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Real Estate E&O Claims Impacted by Social Inflation

Across the real estate E&O sector, six-figure claims against property managers are becoming more typical.
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real estate e&o claims impacted by social inflation

Social inflation is wreaking havoc on the real estate professionals errors & omissions segment, leading to an increasing number of lawsuits and astronomical settlement amounts.

While no real estate professional is safe thanks to a cooling housing market, property managers are seeing more than their fair share of challenges and facing an even more challenging insurance market as a result.

Class-action lawsuits against mid and large-size property management companies related to discrimination, price-fixing or improper or excessive fees have spiked. More than 33,000 housing discrimination complaints were reported last year, which is the highest on record, according to the latest "Fair Housing Trends Report" from the National Fair Housing Alliance.

At the same time, nuclear verdicts on bodily injury claims when there are issues of negligence, such as improper security at a property or failing to adequately maintain the premises, are also impacting property managers.

Nuclear verdicts are typically defined as jury awards of $10 million or higher. Between 2010 and 2019, the number of nuclear verdicts not only increased, award amounts rose by 27.5%, according to the 2022 report on nuclear verdicts by the U.S. Chamber of Commerce Institute for Legal Reform.

Premises liability claims accounted for nearly 25% of nuclear verdicts during that time period, according to the Chamber of Commerce's report, which said that premises liability claims “encompass a broad range of actions" that lead to bodily injury, such as negligence claims connected to hiring or supervising employees, or insufficient security to prevent a crime that caused bodily injury.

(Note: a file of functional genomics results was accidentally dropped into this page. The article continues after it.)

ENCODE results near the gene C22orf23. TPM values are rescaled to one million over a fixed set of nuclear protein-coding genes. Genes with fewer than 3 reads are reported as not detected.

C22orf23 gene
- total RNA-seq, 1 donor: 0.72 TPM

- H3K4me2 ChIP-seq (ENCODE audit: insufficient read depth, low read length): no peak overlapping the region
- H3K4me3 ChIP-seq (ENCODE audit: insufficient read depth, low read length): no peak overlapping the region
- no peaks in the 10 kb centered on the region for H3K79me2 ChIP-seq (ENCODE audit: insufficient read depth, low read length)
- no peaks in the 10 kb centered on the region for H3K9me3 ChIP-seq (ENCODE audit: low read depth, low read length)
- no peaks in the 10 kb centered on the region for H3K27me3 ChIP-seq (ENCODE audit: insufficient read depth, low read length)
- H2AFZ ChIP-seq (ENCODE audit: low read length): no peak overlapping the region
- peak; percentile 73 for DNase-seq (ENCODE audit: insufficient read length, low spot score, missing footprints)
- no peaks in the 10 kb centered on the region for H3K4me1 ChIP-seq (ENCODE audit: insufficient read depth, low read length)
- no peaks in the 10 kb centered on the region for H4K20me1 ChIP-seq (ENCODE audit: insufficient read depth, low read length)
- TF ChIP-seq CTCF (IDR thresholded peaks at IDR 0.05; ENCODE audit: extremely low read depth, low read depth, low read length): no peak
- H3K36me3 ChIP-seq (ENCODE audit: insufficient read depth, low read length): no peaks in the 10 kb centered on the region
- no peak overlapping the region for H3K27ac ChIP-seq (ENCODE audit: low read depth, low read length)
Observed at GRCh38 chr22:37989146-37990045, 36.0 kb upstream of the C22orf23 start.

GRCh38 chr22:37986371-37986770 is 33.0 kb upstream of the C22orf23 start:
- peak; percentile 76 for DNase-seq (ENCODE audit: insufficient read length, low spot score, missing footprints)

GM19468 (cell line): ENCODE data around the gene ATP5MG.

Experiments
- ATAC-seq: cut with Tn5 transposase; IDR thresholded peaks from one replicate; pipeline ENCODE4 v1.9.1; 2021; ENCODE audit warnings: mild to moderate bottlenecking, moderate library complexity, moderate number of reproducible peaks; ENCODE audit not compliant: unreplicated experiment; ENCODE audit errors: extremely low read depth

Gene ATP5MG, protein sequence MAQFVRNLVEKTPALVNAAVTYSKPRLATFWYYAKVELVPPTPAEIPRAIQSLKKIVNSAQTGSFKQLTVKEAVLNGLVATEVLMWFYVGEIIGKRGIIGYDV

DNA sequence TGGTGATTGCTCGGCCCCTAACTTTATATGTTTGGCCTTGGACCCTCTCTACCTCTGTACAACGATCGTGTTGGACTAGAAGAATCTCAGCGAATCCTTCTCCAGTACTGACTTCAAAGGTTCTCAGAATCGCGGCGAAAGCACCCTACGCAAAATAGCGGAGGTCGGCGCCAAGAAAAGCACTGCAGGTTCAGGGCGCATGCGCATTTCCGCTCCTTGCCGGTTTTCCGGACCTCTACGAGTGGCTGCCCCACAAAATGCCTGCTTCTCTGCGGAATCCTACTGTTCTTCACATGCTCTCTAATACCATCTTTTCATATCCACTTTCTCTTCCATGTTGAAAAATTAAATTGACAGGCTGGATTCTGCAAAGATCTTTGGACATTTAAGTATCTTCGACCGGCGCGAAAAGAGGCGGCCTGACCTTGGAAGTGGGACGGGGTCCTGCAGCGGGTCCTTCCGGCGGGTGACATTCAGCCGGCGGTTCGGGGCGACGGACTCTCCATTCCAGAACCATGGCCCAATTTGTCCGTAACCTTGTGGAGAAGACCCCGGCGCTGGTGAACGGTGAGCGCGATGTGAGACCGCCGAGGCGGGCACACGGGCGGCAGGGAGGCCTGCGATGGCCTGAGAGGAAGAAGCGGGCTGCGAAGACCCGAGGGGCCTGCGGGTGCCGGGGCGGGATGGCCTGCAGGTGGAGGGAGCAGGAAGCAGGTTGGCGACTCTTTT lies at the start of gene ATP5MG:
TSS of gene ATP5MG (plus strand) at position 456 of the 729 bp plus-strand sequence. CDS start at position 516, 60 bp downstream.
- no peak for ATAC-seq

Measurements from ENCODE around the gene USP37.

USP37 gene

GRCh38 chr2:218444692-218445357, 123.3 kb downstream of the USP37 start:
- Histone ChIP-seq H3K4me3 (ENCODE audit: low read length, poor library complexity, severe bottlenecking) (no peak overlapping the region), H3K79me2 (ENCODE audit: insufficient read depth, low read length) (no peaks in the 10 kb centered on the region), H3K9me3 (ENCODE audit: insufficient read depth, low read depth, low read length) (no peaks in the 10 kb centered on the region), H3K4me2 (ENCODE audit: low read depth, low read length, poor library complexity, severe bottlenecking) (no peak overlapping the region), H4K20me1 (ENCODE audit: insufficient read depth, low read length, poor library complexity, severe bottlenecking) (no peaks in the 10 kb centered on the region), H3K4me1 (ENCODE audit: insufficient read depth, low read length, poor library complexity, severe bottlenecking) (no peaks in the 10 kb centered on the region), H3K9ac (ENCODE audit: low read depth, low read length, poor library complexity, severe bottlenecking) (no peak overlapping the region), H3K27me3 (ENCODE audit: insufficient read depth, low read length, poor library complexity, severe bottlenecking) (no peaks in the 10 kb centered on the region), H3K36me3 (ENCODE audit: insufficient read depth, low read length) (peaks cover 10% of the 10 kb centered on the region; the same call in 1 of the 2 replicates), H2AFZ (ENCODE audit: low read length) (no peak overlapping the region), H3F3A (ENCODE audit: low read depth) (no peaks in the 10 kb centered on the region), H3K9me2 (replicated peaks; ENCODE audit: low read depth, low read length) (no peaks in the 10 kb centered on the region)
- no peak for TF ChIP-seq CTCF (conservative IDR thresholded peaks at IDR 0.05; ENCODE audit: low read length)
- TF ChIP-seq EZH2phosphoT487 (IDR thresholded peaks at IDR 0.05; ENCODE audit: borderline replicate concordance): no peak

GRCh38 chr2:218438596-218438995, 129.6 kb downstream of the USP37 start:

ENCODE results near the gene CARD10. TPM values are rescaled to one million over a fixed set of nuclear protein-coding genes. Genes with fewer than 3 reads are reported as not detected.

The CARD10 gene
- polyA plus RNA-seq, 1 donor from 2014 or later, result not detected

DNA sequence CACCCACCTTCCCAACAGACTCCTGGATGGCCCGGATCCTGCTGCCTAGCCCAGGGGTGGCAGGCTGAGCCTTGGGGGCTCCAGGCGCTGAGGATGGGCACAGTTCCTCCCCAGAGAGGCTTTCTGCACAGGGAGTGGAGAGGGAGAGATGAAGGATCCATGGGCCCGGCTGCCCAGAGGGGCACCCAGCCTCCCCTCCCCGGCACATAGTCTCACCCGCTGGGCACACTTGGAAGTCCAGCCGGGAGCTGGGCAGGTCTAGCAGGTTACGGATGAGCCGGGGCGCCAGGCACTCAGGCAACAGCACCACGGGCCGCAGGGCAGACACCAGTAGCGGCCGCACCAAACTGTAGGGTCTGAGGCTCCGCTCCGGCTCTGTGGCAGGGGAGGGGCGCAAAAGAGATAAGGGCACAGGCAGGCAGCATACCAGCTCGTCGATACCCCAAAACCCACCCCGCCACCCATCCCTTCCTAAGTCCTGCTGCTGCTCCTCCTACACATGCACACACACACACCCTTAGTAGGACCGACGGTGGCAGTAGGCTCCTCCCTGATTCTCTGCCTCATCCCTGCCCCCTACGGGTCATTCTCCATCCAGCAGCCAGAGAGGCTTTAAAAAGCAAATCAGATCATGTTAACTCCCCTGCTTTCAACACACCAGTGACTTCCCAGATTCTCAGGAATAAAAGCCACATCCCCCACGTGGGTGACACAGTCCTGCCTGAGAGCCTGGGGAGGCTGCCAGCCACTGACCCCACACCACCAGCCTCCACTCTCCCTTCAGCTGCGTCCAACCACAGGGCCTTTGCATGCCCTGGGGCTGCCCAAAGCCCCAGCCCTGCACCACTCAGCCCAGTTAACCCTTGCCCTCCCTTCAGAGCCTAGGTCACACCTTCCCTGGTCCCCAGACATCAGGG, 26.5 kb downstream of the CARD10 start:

Across the real estate E&O sector, six-figure claims against property managers are becoming more typical. Examples of high-dollar claims have included:

  • Shootings on a property resulting in bodily injuries where the property manager is found liable for failing to provide proper security.
  • Violations of the Fair Housing Act related to discrimination, such as wrongful eviction or denying service animals that are not typically used in that capacity, such as pit bulls.
  • Property managers aggressively pursuing unpaid fees that result in crossclaims—which is when a claim is brought by a plaintiff against a co-plaintiff, or by a defendant against a co-defendant—for negligence or breach of contract. Often, the claimant seeks 2-3 times the amount of the fee that should have been collected. 
  • Charging blanket move-out fees instead of fees for actual damage caused.
  • Improper use or distribution of personal tenant data. 

Underwriters are watching these trends carefully and taking action to limit exposure against inflated claims in the future, especially considering that there is no tort reform related to real estate liability awards. 

Insurers have responded in several ways, including reducing limits and raising deductibles for large residential property managers, particularly in states where litigation is rampant, and not quoting business in highly litigious states.

Additionally, insurers have begun applying class-action sublimits for larger residential property managers and exclusions related to social engineering and improper wire transfers. Carriers have also begun restricting capacity for residential real estate property managers and instead focusing on commercial real estate.

This all boils down to a very tough insurance market for property managers—and it's getting tougher. Agents and brokers in this class need to work with their clients to help them understand the risks of social inflation, address their exposures and educate them about emerging areas of concern where they may currently have coverage gaps, such as between their E&O policy and cyber policy.

Jude Sedliak is senior vice president of Berkley Service Professionals, a Berkley Company. He has more than 25 years of experience underwriting professional liability insurance in both the standard and nonstandard markets. He has extensive knowledge of more than a dozen E&O classes with a specialization in miscellaneous professional, real estate and insurance agents.

The remarks in this piece are Mr. Sedliak's and do not necessarily represent the views of W. R. Berkley Corporation or Berkley Service Professionals.

Monday, November 27, 2023
Professional Liability